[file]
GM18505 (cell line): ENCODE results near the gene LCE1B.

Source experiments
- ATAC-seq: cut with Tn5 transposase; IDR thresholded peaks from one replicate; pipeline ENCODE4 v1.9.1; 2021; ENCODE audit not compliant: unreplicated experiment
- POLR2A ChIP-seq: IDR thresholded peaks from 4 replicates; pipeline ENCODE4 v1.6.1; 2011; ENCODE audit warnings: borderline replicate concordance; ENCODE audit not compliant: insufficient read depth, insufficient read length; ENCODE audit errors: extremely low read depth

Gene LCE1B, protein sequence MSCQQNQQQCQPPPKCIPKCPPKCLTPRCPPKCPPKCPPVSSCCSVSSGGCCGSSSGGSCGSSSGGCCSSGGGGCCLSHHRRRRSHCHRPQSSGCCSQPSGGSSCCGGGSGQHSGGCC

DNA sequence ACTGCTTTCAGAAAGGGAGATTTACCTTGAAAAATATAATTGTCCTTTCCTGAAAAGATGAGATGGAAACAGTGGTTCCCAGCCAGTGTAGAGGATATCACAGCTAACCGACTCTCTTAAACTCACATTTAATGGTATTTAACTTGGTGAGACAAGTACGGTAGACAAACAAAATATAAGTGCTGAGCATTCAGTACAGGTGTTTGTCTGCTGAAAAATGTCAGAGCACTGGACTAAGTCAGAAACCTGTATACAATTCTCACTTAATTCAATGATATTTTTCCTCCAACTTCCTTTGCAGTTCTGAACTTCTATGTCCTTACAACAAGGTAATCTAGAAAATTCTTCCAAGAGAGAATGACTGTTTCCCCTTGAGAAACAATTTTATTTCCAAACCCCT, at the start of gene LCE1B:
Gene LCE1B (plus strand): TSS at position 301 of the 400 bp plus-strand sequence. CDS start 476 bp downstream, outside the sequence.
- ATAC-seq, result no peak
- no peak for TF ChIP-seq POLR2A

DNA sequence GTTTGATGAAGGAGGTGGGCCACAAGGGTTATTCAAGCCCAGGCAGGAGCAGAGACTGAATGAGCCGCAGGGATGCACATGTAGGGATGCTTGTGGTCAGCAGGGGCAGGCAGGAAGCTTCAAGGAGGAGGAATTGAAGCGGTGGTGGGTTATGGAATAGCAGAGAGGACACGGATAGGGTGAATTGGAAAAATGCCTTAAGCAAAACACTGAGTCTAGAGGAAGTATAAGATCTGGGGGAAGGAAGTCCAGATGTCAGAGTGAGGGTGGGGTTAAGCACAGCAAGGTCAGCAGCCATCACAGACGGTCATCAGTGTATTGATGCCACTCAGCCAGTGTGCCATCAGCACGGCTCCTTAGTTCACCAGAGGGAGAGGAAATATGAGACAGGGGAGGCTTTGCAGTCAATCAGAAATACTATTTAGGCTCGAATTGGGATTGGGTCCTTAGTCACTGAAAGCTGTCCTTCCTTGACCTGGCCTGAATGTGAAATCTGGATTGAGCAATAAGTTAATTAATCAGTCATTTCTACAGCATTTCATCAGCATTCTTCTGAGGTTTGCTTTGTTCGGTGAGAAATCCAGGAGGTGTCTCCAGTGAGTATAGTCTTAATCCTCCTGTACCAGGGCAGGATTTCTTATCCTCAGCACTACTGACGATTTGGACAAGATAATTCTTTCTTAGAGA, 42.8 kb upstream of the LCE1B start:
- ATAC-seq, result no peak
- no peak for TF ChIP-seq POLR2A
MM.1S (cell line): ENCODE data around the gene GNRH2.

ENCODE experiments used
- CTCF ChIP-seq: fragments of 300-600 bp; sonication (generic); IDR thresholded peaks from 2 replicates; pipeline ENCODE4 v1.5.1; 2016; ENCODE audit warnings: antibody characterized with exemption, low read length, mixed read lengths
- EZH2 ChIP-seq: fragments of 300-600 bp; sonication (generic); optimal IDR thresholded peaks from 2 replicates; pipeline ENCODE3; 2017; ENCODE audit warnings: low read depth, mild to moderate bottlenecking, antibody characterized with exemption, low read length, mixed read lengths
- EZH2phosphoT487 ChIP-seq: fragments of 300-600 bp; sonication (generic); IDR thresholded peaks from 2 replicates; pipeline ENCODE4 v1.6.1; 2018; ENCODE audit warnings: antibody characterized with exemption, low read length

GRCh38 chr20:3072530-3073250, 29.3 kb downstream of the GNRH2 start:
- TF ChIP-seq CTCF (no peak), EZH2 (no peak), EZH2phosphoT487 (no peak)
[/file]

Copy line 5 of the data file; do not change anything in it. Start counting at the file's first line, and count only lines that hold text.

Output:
Gene LCE1B, protein sequence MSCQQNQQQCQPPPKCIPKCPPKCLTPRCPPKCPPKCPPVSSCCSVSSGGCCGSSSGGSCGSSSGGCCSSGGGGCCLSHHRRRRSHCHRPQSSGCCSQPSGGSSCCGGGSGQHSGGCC